Presenting the commemorative set of stamps on Myrtis

Speech by the Ambassador of Norway Jørn Gjelstad

Kalispera-sas

 

Your Excellency Minister Koniordou (Minister of Culture and Sports)
Member of Parliament, Mrs Kefalogianni
(Rector of the University of Athens Mr Dimopoulos)
Rector of the University of Pireus Mr Kotios and
Vice Rector of the University of Athens Mr Maravegias
President of the Hellenic Post, Mrs Stavraki
Associate Prof. Dimitrios Fatouros (UN communication representative for Greece)
Dr. Papagrigorakis

Ladies and Gentlemen

It is a great honour for me to attend this event, presenting the commemorative set of stamps on Myrtis, and participate together with so many distinguished persons.

The history of Myrtis is not only fascinating, it is instrumental in teaching us how to investigate and acquire more information of ancient history by using new and advanced methods and techniques. The cause of the Plague of Athens, typhoid fever, which until recently had been one of the greatest mysteries in Medical History, was solved by the reconstruction of a child’s cranium, and a sophisticated analysis of internal tooth substance by using modern DNA laboratory techniques.

 

The face of the girl Myrtis has brought to life a very important part of ancient Greek history. At the same time, the study of this young girl has given answers that can help us understand the disease that sent so many Athenian citizens to their death in the 5th Century BC.

 

I guess that some of you might ask: “What has Norway to do with this and the presentation of the commemorative set of stamps on «Myrtis»?
  How is Norway involved in a project that brought the Greek public a few years ago even closer to part of their ancient history?

 

The answer is simple as it is also complicated: Interdisciplinary collaboration and support. In recent years, it has been acknowledged that more knowledge of ancient history rests on interdisciplinary strategies, including findings and methods from professional disciplines such as genetics, medicine, economics, anthropology, biology and even climate research. An intensive exchange of information between the humanities, the natural sciences and the social sciences has created a renewed innovative and result-orientated dynamic.

 

 Dr Papagrigorakis did his postgraduate studies at the Orthodontics Department of the University in Bergen. His doctoral thesis, from the same University, examined the craniofacial complex of ancient Greeks. The compelling and unbeatable combination of a personal strong interest in ancient history, advanced competence in orthodontics, and a leading University in Norway with a special programme for this particular discipline led over time to impressive results. Dr. Papagrigorakis’ project brought about not only the face reconstruction of Myrtis, but also important contribution to other research work such as the “DNA examination of dental pulp incriminating typhoid fever as the possible cause of the Plague of Athens”. By such a project, we are getting closer to our ancestors, they are coming forward as fully fledged human beings and not only abstactions. This vibrant interphase between the present and the past is key to any civilization, culture or nation.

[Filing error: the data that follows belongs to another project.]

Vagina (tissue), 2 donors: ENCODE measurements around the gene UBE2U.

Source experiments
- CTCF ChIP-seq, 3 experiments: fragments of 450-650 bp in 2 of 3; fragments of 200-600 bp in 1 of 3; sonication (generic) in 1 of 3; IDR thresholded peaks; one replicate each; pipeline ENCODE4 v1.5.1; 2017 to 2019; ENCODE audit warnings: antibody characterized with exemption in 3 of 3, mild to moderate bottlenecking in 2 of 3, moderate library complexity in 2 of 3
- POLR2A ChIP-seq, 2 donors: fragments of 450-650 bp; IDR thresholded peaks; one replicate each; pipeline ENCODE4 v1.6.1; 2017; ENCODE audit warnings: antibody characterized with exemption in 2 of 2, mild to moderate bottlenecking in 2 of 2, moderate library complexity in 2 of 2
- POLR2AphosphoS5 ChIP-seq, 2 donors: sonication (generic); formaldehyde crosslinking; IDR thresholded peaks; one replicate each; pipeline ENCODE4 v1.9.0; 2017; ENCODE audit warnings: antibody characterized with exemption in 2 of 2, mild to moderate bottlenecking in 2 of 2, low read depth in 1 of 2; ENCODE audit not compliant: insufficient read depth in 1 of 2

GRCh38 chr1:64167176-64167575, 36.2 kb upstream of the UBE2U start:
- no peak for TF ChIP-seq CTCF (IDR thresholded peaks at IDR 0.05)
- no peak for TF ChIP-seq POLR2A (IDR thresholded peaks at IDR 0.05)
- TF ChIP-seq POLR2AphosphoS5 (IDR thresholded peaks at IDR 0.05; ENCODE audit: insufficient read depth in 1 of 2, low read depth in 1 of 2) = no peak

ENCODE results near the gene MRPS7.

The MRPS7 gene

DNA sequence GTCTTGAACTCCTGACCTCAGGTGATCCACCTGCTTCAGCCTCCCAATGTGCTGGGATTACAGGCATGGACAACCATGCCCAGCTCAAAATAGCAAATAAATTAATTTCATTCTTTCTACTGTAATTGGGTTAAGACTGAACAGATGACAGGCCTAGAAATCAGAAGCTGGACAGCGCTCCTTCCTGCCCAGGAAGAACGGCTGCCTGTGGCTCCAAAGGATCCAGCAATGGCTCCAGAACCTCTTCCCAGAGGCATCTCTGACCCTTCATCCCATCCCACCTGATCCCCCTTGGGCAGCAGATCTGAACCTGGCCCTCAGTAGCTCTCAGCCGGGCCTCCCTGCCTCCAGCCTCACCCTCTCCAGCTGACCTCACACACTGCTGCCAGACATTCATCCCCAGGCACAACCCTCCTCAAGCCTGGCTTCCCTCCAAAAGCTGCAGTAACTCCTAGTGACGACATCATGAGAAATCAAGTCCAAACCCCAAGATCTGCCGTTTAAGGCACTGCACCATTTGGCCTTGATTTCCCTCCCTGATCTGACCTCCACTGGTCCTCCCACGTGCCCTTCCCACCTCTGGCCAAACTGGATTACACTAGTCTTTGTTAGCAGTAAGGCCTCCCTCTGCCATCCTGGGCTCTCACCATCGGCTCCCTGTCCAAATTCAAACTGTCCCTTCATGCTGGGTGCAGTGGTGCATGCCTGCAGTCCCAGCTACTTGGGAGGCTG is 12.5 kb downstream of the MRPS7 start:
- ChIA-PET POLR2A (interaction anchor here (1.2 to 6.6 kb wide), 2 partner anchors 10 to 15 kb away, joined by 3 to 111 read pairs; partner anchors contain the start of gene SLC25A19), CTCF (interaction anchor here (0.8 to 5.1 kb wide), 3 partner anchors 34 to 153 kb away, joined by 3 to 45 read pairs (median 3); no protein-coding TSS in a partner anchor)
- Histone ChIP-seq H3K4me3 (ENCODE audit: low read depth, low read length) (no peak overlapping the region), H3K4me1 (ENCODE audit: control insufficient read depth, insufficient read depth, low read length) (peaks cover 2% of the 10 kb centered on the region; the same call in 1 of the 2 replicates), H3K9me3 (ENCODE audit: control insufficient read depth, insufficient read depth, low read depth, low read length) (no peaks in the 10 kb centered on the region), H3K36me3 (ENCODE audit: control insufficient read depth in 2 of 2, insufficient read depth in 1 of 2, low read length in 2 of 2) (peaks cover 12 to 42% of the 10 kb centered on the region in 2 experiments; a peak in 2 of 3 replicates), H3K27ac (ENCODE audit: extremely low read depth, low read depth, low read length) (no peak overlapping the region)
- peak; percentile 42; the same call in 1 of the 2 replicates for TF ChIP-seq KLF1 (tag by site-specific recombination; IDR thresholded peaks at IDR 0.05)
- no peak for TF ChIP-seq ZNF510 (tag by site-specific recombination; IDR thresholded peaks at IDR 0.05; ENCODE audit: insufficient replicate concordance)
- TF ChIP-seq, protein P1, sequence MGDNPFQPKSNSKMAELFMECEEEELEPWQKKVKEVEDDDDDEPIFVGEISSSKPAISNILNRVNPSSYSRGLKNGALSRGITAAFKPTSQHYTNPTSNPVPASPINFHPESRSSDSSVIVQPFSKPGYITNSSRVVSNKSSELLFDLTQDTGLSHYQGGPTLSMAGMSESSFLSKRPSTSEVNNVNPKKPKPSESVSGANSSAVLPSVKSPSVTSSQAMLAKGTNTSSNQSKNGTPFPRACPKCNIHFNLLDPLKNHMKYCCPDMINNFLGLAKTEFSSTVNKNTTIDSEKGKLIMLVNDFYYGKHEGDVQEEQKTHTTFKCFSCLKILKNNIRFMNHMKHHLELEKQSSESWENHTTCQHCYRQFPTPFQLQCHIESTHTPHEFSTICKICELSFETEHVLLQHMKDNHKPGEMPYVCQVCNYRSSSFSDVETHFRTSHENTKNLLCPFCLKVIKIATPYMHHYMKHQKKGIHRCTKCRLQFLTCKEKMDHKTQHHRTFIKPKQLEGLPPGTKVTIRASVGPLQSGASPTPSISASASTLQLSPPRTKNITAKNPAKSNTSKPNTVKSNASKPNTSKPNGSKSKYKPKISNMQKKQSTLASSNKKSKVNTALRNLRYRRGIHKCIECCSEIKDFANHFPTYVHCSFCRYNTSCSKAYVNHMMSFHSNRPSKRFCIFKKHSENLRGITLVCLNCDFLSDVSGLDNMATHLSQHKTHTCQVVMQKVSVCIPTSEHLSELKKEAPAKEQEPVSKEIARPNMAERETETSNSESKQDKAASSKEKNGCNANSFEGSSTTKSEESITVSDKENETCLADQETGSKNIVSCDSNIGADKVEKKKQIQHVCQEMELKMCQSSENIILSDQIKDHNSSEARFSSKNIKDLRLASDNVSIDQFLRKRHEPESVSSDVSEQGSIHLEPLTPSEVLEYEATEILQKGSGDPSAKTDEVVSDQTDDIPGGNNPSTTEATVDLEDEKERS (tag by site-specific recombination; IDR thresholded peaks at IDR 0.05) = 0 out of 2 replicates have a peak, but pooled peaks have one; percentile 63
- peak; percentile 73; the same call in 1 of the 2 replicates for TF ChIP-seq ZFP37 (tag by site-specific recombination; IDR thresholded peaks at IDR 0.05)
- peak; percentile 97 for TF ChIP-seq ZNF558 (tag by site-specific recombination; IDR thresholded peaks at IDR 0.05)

The study of history is key. It has been said that if you control the past you control the future. Our view of history shapes the way we view the present, and influences the answers or solutions we do offer to meet existing challenges or problems.

Let me also use this opportunity to draw the attention to the Norwegian Institute in Athens. This Institute was established in 1989. I am proud to say that this institute dedicates itself to research, teaching, publication and dissemination of the scientific study of history, archaeology and language of ancient Greece. It is the principal resource in Greece for Norwegian academics,and it aims to facilitate scientific discussion, exchange and education between the two countries.

 

We are also proud that innovative methods and other areas of science in Norway are used to help us find and learn more about our historic past, such as in the case of “Myrtis”.

 

“Myrtis” has travelled a lot since 2010 and has ignited the interest of people wherever she has been exhibited in Greece.  She is a project under the University of Athens and one of the Millenium friends of the U.N. We are proud that the exhibition has been held under the Embassy’s auspices. I would like to congratulate the Greek Postal Service for their initiative to print this stamp series with Myrtis, and of course Dr Papagrigorakis for all his hard work and studies that have made all of this possible.

 

Thank you so much for the invitation and your attention.